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April 8, 2020

Inquiry report into sugar scam: Demands voiced to NAB to take up scandal


April 8, 2020

News Analysis

By Tariq Butt

ISLAMABAD: Dozens of actors played a key role in the sanction of subsidy for sugar export and its massive price surge that heavily burdened the consumers.

They included the chairman of the sugar advisory board; the federal finance minister, who chaired the Economic Coordination Committee (ECC), the prime minister and his cabinet that endorsed the ECC decision, the secretaries of national food security, industries and commerce, the Punjab chief minister and his cabinet; the provincial ministers for finance and food; the Punjab secretaries of food and finance, the cane commissioner and sugar mills owners and businessmen, who exported sugar and benefited from price hike or got subsidy.

Of them, the public office holders wielded power and authority to take these decisions including allowing export and sanctioning subsidy.

Influential and political circles have demanded of the National Accountability Bureau (NAB) to take up the Federal Investigation Agency (FIA) report or subsequent findings of the Commission of Inquiry for probe and trial of the accused, if any. The NAB chairman has powers under the National Accountability Ordinance (NAO) 1999 to assume jurisdiction of any case irrespective of the fact that it is being investigated or inquired into by the FIA or any other agency.

Experts and senior civil servants, who have been dealing with the NAB law, its evolution and practices over the years say there are two key actors in the report of the Wajid Zia committee.

One, the public office holders, who decided the policies regarding export of sugar after Oct 2018, and brought about a programme and policy of procuring subsidy to encourage and facilitate export.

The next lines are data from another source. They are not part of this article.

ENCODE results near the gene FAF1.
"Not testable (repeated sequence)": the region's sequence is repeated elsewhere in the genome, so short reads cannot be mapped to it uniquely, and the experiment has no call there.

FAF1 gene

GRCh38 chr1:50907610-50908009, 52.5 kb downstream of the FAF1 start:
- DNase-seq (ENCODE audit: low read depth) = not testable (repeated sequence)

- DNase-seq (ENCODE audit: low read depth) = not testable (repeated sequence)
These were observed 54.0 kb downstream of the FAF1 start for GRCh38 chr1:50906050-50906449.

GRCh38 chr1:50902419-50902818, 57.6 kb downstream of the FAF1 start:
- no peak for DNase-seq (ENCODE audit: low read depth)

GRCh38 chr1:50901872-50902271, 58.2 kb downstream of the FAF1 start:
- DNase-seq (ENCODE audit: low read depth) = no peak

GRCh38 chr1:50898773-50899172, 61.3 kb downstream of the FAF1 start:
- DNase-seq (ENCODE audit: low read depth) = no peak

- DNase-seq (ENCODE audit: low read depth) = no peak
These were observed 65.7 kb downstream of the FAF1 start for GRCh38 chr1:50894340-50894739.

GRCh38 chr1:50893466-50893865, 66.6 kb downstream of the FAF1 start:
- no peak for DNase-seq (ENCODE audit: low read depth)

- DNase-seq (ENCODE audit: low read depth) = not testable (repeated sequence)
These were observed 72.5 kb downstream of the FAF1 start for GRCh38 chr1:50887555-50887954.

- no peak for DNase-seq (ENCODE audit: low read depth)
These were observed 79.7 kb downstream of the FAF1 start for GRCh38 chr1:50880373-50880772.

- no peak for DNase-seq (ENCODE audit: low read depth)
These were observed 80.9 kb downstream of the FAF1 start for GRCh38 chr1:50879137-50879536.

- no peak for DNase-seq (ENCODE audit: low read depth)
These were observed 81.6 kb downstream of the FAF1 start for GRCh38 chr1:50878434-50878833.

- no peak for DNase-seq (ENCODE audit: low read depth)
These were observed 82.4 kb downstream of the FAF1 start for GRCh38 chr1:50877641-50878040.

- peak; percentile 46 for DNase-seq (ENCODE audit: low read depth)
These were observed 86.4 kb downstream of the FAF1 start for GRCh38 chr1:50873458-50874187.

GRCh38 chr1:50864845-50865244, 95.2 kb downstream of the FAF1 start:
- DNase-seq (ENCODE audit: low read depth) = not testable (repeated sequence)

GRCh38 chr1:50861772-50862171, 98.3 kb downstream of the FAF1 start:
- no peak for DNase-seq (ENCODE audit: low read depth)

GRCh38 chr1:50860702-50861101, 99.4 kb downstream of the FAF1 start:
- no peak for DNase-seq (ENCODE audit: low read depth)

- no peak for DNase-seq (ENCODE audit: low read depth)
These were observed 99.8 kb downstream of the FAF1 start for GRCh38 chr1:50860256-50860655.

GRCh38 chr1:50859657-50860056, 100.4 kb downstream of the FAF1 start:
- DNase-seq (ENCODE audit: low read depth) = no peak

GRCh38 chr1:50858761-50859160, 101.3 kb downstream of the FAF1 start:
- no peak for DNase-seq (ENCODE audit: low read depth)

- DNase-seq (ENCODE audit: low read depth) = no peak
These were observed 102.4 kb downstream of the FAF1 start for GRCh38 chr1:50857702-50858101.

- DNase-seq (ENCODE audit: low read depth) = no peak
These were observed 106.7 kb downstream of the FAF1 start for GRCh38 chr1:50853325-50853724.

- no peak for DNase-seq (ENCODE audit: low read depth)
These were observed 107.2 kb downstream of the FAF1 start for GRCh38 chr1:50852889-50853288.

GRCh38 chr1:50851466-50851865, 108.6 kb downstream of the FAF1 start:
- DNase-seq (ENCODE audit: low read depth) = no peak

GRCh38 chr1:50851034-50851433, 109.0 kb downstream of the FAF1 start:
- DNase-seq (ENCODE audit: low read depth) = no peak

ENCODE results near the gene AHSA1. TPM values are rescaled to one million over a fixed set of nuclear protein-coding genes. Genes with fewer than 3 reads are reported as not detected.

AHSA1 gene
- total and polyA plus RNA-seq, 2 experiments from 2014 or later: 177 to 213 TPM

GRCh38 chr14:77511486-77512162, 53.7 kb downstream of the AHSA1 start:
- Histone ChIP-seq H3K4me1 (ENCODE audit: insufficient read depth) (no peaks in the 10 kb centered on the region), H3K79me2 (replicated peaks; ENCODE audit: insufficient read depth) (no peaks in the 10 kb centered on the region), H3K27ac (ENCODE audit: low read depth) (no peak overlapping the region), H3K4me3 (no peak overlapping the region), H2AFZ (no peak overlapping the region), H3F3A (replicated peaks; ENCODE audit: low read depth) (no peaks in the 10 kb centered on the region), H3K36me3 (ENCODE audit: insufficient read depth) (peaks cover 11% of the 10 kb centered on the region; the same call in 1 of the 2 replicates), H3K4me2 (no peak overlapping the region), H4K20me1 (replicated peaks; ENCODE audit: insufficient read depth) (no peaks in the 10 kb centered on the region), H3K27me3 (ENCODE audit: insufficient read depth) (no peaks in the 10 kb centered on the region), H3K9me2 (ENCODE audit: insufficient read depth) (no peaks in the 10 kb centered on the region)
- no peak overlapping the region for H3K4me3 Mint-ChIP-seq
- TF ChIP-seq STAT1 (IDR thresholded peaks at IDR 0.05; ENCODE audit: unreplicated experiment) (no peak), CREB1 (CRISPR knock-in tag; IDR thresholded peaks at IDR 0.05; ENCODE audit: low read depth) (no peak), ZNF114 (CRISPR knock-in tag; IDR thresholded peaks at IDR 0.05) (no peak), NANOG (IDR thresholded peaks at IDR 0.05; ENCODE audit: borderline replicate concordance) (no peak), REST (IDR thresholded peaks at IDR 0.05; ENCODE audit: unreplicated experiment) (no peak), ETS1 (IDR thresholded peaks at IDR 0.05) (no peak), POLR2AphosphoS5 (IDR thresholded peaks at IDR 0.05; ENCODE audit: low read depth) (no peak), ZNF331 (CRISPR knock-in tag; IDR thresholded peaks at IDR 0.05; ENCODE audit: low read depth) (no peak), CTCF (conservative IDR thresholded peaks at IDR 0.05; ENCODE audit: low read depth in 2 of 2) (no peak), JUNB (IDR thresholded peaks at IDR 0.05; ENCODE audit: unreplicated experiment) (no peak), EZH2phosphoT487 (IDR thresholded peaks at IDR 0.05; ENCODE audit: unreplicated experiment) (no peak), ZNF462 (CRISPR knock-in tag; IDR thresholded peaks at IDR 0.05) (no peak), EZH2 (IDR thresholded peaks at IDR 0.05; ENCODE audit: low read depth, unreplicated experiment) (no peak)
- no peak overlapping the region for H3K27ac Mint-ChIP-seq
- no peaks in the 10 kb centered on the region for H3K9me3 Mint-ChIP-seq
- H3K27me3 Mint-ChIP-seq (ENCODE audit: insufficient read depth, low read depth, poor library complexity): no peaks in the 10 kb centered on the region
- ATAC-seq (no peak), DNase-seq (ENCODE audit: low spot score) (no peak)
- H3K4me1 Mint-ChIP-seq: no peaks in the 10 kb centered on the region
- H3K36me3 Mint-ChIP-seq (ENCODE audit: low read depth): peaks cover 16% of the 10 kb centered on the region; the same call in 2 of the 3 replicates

According to NAB law experts, the second principal players as per FIA committee findings are the sugar mill owners and businessmen who exported sugar and benefited from the price increase in domestic market and some also got export subsidy as an added benefit.

As per the NAO, the offenses are defined under its Section 9, called “corrupt practices”, which focuses on “public office holders” and their associates”

Secondly, the policy of the present NAB chairman has been to not go after “businessmen”, if they have legally made profits but to leave such matters to tax authorities and Security Exchange Commission of Pakistan (SECP).

Experts say that in this matter as inquired by the FIA committee, the whole issue of huge spike in prices that surged in the domestic market was triggered by the government decision to allow export of one million tons of sugar in spite of the fact that domestic produce was less while some many bureaucratic officeholders like the secretaries of commerce and food security advised against such decision.

The NAB law and courts have defined such decision making as abuse of authority. The decision to export a huge quantity of sugar (almost 20 percent of national production) was made on basis of considerations, which did not prove to be beneficial to the public interest.

Going by the precedents wherein the NAB had no evidence of corruption, wrongful gain or assets beyond means, it took action against public officeholders on the basis of alleged abuse of authority. The glaring examples of alleged abuse of authority being treated as corrupt practices there are recruitment cases filed by the NAB against Raja Pervez Asharaf, Yousaf Raza Gilani and Saradar Mehtab, Narowal Sports Complex case against Ahsan Iqbal, and Ashiana Housing Scheme and Ramzan Sugar cases against Shahbaz Sharif.

Legal experts say the findings of FIA committee land the present public officeholders having roles in sugar export decision and grant of subsidy in the mischief of abuse of authority, falling in the definition of corrupt practice as specified in Section 9.

The decision to export caused surge in sugar price, forcing the general public to pay on average of Rs15-20 per kg more, as per the inquiry report.

Section 9 says if a public officeholder misuses his authority so as to gain any benefit or favour for himself or any other person, or renders or attempts to render or willfully fails to exercise his authority to prevent the grant, or rendition of any undue benefit or favour which he could have prevented by exercising his authority; if he has issued any directive, policy, or any SRO (Statutory Regulatory Order) or any other order which grants or attempts to grant any undue concession or benefit in any taxation matter or law or otherwise so as to benefit himself or any relative or associate or a benamidar or any other person; he is punishable under the NAB law.